What is "better" is highly subjective. Therefore, with no disrespect to Thom Hogan, who is clearly a well known Nikon guru, unfortunately, his comment that "You can get better-than-Velvia results with the D300" is somewhat pointless and only leads to totally unnecessary debates. That was why I said if you prefer the Velvia look, use Velvia film, but we can get extremely saturdated colors from digital also, to a degree that it bothers me to no end as I demonstrated.
    Is Velvia "better than" Kodachrom? Back in 1990, I didn't think so. Initially I didn't like Velvia's saturation, but by 1995 or so, Velvia became my preferred film for landscape; however, I never like Velvia for wildlife except perhaps in very dull, highly overcast days. Even so, Velvia's green cast on wildlife is annoying.
  49. Never meant to stir up the film/digital debate.
    Basically, I just wanted some discussion on how good I could expect the images I will get from the D300s to be.
  50. John, that image could have been created digitally by using multiple exposures or Photoshop layers. A lot of people wouldn't call it easy to get it to look just right, but the same would be true doing it in film. Really, there isn't a lot you can't do in digital, and a D300 is very capable, so it mostly comes down to how you use it.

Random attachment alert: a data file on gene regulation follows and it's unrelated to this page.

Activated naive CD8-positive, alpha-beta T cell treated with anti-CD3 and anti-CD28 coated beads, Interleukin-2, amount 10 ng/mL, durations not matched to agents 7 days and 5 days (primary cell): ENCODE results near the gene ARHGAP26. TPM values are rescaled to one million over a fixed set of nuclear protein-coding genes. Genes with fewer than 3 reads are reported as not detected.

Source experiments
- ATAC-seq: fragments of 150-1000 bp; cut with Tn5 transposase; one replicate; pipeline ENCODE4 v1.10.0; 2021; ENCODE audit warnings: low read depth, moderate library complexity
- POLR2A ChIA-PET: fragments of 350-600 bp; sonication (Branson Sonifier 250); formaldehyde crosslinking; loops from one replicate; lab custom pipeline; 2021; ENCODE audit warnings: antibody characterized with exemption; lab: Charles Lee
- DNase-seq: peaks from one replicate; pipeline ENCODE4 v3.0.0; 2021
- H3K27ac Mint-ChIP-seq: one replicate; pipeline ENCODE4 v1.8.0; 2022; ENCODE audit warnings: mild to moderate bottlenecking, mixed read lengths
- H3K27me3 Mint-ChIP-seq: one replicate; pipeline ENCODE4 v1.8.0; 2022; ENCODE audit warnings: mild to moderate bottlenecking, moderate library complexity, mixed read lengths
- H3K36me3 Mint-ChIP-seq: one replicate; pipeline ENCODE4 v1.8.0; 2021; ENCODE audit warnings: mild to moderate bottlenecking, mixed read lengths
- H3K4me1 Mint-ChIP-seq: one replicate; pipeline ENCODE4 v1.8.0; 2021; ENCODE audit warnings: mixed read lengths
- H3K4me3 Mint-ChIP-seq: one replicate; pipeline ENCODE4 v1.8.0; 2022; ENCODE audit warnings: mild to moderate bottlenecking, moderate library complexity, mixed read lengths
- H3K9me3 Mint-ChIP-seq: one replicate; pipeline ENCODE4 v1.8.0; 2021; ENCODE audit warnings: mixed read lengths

51. ShunCheung

    ShunCheung Administrator

    Basically, I just wanted some discussion on how good I could expect the images I will get from the D300s to be.​
    For perhaps 99% of those of us who read this forum, certainly including me and perhaps you John as well, the limitation is behind the camera, not inside.
    Today, the D300S is still an excellent camera for still images. I wouldn't mind using my D300 any day, but I now prefer the D7000 for better higher-ISO results, and then there are the D800 for better high-ISO (after down sampling) and more resolution ... However, for video capture, the D300S has never been a very good tool.